NAIROBI, Kenya ( Associated Press) – Kenyans await the results of a close but quiet presidential election In which the voter turnout was less than normal.
Tuesday’s election was perhaps the last attempt by longtime opposition leader Raila Odinga, who was backed by former rival and outgoing President Uhuru Kenyatta in his fifth attempt. The other top contender is Vice President William Ruto, who fell out with the first president of his decade in power.
Voters have expressed little hope for real change and despair with rising prices and widespread corruption In the economic center of East Africa. Both top candidates have long been known to Kenyans, Odinga as a democracy campaigner and former political prisoner and Ruto as a wealthy populist who plays his humble youth in contrast to the dynasties that produced Odinga and Kenyatta.
Odinga’s support of the president cut common ethnic lines that have long defined elections and contributed to violence. This time there is no candidate from Kenya’s largest ethnic group, the Kikuyu, although both top candidates chose Kikuyu’s running mate.
Official election results should be announced within a week of the vote, but there is some speculation that a winner may be known on Wednesday. The Election Commission will still have to verify the result forms coming in from across the country. Over 97% of the results from over 46,000 polling stations were sent to the commission before Wednesday afternoon.
Odinga’s running mate Martha Karua tweeted, “It’s not done until it’s done, as the other candidates were publicly silent.
A run-off election shall be held if no candidate receives more than 50% of the votes.
The commission said on Wednesday that the turnout was at least 65%, much lower than the 80% in the last election in 2017. More than 22 million people had registered to vote, but some told the Associated Press they doubted they would be financially troubled. Challenges including high national debt and widespread unemployment.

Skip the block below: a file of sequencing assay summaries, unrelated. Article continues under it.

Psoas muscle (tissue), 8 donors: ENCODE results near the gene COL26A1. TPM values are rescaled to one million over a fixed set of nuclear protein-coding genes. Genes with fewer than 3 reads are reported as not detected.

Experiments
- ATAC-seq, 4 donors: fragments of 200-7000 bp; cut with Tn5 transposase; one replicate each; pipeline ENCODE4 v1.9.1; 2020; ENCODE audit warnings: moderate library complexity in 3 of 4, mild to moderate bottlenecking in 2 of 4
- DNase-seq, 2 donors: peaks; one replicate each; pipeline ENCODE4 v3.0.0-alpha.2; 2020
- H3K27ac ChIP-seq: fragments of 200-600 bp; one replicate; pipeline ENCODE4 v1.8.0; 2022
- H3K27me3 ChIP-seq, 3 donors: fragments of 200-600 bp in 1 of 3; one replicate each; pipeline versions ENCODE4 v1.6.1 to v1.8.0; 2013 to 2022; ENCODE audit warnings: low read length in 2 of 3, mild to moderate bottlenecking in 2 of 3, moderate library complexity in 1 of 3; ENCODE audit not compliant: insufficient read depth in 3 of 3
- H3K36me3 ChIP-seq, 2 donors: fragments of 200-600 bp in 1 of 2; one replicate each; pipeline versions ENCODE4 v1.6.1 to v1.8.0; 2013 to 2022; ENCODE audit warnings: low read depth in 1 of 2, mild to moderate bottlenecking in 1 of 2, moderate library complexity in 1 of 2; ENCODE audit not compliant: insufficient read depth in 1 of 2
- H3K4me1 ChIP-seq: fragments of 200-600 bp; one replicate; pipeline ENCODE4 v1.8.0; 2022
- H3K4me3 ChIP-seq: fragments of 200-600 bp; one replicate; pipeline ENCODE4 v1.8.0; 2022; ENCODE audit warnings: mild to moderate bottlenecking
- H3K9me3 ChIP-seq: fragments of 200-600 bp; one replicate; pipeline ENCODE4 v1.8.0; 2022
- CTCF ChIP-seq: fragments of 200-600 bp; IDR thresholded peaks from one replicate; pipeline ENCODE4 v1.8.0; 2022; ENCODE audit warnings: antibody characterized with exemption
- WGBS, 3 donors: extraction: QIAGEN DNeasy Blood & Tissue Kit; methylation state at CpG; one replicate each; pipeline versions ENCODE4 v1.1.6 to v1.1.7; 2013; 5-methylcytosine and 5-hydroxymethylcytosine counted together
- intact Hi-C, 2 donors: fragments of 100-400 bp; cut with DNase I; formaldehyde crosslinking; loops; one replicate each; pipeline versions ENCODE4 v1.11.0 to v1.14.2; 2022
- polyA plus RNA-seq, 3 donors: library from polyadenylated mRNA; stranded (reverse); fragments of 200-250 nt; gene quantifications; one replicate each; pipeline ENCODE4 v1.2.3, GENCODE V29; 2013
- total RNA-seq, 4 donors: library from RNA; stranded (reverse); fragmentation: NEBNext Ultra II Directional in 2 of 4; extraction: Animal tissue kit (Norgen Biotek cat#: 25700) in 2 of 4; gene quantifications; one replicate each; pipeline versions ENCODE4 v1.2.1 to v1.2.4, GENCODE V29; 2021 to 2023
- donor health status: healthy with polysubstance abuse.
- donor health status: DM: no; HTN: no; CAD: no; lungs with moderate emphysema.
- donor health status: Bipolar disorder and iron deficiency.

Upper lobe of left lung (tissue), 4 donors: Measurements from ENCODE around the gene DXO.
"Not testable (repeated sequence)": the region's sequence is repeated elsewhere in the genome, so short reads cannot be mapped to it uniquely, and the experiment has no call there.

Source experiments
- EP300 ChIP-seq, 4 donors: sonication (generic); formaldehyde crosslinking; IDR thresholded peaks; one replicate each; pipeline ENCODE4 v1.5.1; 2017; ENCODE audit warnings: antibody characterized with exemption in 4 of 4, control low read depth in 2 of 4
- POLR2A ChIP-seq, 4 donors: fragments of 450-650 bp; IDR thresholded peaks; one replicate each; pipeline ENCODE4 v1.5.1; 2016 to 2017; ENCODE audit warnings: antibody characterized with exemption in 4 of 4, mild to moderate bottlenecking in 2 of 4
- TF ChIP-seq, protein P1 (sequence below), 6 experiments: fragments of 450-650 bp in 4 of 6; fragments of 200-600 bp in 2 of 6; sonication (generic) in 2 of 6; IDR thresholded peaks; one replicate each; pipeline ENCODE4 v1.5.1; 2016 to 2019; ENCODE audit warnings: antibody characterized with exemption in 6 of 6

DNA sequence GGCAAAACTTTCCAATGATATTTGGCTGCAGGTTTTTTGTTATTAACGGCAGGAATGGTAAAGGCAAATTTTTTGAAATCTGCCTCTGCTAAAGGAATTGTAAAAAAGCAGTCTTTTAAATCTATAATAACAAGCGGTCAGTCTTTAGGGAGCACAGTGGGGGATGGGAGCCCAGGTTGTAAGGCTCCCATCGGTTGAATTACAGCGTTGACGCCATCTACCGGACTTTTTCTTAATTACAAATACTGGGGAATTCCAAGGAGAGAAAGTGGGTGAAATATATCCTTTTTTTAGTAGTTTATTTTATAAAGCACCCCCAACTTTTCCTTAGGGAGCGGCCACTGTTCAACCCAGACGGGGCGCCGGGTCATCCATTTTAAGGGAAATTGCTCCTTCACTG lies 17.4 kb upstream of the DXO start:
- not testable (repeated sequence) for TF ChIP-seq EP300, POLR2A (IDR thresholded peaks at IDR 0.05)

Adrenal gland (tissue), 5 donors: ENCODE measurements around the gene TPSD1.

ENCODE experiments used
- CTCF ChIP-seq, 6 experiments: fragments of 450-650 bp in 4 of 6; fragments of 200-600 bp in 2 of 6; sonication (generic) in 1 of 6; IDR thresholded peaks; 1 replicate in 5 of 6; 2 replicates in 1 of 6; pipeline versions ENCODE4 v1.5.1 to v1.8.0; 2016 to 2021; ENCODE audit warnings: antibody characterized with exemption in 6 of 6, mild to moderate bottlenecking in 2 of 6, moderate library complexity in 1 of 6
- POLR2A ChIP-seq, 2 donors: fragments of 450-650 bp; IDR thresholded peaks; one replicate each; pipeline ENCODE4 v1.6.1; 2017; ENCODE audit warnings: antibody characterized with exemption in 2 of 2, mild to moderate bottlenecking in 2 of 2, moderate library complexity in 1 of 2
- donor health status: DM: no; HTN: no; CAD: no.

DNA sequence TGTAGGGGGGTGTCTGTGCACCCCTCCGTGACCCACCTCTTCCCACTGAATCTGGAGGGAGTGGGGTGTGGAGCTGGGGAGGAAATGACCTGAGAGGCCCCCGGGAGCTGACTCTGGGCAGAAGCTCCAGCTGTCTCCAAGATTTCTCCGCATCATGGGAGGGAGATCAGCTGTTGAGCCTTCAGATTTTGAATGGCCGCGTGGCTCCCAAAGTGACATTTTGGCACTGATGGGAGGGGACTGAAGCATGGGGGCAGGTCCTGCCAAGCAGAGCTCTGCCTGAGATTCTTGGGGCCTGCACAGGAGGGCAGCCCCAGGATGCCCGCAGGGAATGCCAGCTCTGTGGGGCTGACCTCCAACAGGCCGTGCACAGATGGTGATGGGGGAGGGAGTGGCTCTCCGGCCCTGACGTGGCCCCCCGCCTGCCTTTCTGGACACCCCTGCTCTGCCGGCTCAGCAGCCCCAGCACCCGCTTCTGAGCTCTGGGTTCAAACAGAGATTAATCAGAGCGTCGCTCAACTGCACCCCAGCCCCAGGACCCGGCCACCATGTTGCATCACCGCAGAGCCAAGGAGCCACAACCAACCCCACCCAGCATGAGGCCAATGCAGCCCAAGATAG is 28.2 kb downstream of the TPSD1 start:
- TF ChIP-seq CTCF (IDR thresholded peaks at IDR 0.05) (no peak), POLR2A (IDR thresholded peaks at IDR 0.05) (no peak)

A relatively uneven election may be welcomed. On the eve of the vote, Kenya’s government reminded people that “it will be a contest, not a fight. There must be a winner and a loser in a contest. Fights can sometimes cost lives.”
Kenyans say elections are quiet and troubles come later. More than 1,000 people were killed after the 2007 election results were announced and Odinga accused it of rampant rigging. In 2017, the High Court overturned the election results for the first time in Africa, following alleged irregularities by Odinga. He boycotted the new election and declared himself “President of the People”, having been charged with treason.
A handshake with Kenyatta quelled that crisis, establishing their unusual alliance and angering Ruto, who still accuses the president of betrayal.
Both Odinga and Ruto have said they will accept the results as long as the voting remains free and fair.
Already, the reported troubles include the failure of nearly 200 voting kits out of more than 46,000 across the country. The EC called it “not widespread” and sometimes breaking down for “normal” technology. But some local reports cited people saying they were unable to vote when the kit did not recognize them and that polling workers would not use the paper voter register as a backup, which was allowed.
Such disappointment came even after Kenya budgeted more than $347 million, or $15 per voter, for one of Africa’s most expensive elections.
Kenyans have a week from the announcement of the official results to file any court challenge. The court has two weeks to decide. Fresh elections will be held within 60 days.